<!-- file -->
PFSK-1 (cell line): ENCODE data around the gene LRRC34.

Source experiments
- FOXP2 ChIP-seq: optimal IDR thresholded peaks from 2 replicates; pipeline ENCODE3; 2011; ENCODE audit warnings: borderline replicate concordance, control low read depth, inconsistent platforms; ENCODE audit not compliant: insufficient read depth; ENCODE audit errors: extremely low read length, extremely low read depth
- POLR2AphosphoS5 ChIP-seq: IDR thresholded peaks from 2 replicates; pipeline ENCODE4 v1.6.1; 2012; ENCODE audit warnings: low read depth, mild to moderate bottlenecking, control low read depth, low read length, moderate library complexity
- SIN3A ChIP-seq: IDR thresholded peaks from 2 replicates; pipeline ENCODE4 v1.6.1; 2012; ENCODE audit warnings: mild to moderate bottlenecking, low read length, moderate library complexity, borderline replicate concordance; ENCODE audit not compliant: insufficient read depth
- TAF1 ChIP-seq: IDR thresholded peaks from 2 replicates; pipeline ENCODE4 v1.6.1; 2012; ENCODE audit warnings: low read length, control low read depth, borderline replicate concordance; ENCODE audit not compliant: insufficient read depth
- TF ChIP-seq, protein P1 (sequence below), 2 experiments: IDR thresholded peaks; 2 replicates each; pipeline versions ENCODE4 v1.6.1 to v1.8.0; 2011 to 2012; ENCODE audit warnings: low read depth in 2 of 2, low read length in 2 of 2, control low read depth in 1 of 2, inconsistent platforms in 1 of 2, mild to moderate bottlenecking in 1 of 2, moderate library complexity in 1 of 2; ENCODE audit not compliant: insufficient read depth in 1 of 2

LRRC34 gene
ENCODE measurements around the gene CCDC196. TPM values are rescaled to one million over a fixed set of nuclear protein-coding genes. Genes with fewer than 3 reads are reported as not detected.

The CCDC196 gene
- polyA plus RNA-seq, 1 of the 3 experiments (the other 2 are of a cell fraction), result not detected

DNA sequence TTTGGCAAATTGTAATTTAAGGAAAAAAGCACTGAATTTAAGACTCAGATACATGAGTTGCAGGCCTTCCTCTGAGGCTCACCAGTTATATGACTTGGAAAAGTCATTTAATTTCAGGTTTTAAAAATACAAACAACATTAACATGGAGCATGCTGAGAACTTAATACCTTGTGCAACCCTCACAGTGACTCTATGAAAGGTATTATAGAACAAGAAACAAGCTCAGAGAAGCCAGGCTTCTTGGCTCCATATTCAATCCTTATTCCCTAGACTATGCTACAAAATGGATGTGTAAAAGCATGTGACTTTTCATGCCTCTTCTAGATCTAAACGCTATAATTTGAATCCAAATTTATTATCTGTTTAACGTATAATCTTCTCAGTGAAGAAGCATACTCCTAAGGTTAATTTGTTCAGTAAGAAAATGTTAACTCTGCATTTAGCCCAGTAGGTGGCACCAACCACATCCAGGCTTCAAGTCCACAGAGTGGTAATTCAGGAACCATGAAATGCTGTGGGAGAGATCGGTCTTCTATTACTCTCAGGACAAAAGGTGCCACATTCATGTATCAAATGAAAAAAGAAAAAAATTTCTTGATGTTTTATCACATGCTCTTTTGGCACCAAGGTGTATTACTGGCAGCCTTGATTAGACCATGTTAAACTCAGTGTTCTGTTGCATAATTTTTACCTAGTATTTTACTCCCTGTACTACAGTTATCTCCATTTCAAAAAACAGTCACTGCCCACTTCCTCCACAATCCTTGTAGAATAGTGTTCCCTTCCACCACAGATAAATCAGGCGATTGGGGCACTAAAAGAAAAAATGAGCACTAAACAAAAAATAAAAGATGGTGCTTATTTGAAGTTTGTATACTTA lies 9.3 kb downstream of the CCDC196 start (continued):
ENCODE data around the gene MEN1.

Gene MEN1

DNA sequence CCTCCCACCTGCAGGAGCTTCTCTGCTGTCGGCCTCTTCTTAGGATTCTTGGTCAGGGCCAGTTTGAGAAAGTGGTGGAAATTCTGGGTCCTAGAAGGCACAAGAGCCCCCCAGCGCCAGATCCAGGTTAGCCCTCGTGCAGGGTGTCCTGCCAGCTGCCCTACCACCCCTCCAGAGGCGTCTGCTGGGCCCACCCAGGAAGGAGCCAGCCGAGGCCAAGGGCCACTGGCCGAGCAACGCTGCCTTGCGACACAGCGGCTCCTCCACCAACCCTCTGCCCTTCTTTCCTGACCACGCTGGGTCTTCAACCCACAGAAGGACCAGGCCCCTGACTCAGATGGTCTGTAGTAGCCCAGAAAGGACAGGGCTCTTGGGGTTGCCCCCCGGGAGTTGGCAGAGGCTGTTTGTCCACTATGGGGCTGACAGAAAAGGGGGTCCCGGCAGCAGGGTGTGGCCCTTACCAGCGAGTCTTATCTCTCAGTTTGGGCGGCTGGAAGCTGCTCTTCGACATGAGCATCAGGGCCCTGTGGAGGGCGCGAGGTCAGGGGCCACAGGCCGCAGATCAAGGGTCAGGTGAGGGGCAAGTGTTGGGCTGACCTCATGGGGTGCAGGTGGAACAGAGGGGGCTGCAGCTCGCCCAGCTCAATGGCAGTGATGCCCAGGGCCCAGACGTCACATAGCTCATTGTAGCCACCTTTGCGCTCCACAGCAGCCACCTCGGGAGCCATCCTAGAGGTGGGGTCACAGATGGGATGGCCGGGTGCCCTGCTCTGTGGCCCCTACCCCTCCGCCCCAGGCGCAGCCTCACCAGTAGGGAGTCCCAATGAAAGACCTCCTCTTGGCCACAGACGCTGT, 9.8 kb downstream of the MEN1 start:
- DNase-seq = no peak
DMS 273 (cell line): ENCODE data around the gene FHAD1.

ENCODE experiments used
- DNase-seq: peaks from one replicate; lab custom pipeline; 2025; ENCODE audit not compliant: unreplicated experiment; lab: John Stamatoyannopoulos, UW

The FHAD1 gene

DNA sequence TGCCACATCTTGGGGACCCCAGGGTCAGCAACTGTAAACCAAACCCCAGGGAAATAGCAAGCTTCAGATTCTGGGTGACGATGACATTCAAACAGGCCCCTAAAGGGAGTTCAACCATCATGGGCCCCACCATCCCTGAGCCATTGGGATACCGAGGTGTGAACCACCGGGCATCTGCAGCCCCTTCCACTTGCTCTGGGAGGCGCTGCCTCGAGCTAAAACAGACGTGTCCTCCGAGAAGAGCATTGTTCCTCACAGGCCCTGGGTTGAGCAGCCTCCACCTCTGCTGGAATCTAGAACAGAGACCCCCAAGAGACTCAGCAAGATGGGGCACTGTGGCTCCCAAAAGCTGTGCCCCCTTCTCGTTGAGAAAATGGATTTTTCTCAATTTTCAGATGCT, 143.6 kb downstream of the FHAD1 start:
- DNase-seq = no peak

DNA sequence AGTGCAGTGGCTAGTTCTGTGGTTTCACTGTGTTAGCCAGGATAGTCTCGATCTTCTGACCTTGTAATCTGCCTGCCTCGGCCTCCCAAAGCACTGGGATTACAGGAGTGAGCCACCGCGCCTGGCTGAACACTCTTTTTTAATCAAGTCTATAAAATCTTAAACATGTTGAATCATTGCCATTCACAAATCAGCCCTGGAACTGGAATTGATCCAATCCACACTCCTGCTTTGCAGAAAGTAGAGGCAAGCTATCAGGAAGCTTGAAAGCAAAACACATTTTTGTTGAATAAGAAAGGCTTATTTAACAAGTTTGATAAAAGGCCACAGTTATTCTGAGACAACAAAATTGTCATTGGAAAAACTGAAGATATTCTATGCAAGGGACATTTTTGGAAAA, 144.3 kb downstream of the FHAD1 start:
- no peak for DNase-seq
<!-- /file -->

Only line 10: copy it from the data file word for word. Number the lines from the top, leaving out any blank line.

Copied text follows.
The CCDC196 gene